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A wide-ranging rethinking of the many factors that comprise the making of American Grand Strategy. What is grand strategy? What does it aim to achieve? And what differentiates it from normal strategic thought--what, in other words, makes it grand? In answering these questions, most scholars have focused on diplomacy and warfare, so much so that grand strategy has become almost an equivalent
of military history. The traditional attention paid to military affairs is understandable, but in today's world it leaves out much else that could be considered political, and therefore strategic. It is in fact possible to consider, and even reach, a more capacious understanding of grand strategy,
one that still includes the battlefield and the negotiating table while expanding beyond them. Just as contemporary world politics is driven by a wide range of non-military issues, the most thorough considerations of grand strategy must consider the bases of peace and security--including gender,
race, the environment, and a wide range of cultural, social, political, and economic issues. Rethinking American Grand Strategy assembles a roster of leading historians to examine America's place in the world. Its innovative chapters re-examine familiar figures, such as John Quincy Adams, George Kennan, and Henry Kissinger, while also revealing the forgotten episodes and hidden voices of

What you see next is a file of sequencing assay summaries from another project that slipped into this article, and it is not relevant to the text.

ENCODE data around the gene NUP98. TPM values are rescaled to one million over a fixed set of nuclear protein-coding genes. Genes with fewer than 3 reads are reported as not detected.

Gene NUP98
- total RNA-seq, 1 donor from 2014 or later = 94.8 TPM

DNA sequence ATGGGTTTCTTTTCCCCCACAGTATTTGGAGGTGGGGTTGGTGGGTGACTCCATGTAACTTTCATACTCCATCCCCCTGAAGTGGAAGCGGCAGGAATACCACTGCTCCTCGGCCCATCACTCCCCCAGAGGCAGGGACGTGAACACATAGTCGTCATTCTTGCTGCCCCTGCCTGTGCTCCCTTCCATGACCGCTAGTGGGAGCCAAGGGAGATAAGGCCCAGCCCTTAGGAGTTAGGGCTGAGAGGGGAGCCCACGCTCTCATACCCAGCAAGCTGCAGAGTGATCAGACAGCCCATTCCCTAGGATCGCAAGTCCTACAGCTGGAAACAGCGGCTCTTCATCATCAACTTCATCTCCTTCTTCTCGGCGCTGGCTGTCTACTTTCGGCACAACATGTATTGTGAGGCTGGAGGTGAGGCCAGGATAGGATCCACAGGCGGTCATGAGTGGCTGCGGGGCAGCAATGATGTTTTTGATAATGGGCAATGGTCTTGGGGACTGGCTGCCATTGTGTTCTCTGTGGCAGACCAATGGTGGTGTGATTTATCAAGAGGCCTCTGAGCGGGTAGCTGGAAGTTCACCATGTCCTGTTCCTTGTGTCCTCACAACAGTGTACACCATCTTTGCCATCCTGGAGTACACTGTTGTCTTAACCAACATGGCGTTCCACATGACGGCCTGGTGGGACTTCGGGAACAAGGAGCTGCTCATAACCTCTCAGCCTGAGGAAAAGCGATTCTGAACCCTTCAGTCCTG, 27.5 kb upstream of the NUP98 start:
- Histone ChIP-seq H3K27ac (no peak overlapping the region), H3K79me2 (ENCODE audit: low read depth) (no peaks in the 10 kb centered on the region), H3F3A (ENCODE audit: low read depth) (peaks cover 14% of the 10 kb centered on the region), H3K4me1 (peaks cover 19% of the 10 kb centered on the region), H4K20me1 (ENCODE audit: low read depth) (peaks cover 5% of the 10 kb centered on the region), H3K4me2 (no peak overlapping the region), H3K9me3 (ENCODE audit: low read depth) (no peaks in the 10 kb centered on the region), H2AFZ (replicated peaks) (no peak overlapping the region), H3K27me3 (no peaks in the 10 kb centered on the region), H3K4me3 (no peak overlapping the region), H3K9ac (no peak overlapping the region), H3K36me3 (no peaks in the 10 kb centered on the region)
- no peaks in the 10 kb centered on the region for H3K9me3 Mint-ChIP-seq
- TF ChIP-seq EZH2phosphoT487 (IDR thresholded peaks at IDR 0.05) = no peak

American grand strategy. They expand the scope of diplomatic and military history by placing the grand strategies of public health, race, gender, humanitarianism, and the law alongside military and diplomatic affairs to reveal hidden strategists as well as strategies.
About the Author
Elizabeth Borgwardt, Associate Professor of History and Law, Washington University in St. Louis, Christopher McKnight Nichols, Director of the Center for the Humanities and Associate Professor of History, Oregon State University, Andrew Preston, Professor of American History, University ofCambridge. Elizabeth Borgwardt is an associate professor of history and law at Washington University in St. Louis and the author of A New Deal for the World: America's Vision for Human Rights. Christopher McKnight Nichols is Director of the Center for the Humanities and Associate Professor of History at Oregon State University and the author of Promise and Peril: America at the Dawn of a Global Age. Andrew Preston is Professor of American History at the University of Cambridge and the author of Sword of the Spirit, Shield of Faith: Religion in American War and Diplomacy and American Foreign Relations: A Very Short Introduction (OUP, 2019), among other books.